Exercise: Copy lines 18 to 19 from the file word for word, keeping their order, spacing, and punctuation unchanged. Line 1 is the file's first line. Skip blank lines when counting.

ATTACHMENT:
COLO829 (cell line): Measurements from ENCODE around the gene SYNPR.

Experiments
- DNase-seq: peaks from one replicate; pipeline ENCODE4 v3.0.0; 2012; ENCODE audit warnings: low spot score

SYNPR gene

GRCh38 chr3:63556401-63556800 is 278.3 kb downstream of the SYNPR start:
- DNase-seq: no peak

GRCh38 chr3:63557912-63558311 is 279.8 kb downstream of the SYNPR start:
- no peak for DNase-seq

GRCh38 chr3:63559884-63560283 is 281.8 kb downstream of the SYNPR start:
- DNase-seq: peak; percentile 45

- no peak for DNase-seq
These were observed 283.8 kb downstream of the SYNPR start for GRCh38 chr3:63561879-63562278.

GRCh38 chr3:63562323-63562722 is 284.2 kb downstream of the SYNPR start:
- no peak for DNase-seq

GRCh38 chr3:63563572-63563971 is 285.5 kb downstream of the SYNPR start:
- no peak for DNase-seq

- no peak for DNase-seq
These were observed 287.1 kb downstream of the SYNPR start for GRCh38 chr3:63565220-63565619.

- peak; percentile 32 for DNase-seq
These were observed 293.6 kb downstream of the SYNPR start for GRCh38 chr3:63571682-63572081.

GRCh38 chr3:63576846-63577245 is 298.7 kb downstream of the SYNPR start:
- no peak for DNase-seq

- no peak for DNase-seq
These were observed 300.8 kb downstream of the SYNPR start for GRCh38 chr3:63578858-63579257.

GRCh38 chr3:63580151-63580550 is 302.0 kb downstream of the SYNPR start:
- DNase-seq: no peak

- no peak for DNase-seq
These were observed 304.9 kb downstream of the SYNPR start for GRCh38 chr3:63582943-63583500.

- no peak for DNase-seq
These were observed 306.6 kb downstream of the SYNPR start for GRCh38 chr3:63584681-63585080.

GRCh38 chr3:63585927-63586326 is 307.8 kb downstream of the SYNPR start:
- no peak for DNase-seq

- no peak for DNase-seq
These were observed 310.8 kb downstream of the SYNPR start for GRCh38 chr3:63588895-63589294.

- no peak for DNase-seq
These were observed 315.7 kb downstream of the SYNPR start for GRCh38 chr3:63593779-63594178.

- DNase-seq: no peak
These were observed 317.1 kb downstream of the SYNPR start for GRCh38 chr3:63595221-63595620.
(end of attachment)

These were observed 287.1 kb downstream of the SYNPR start for GRCh38 chr3:63565220-63565619.

- peak; percentile 32 for DNase-seq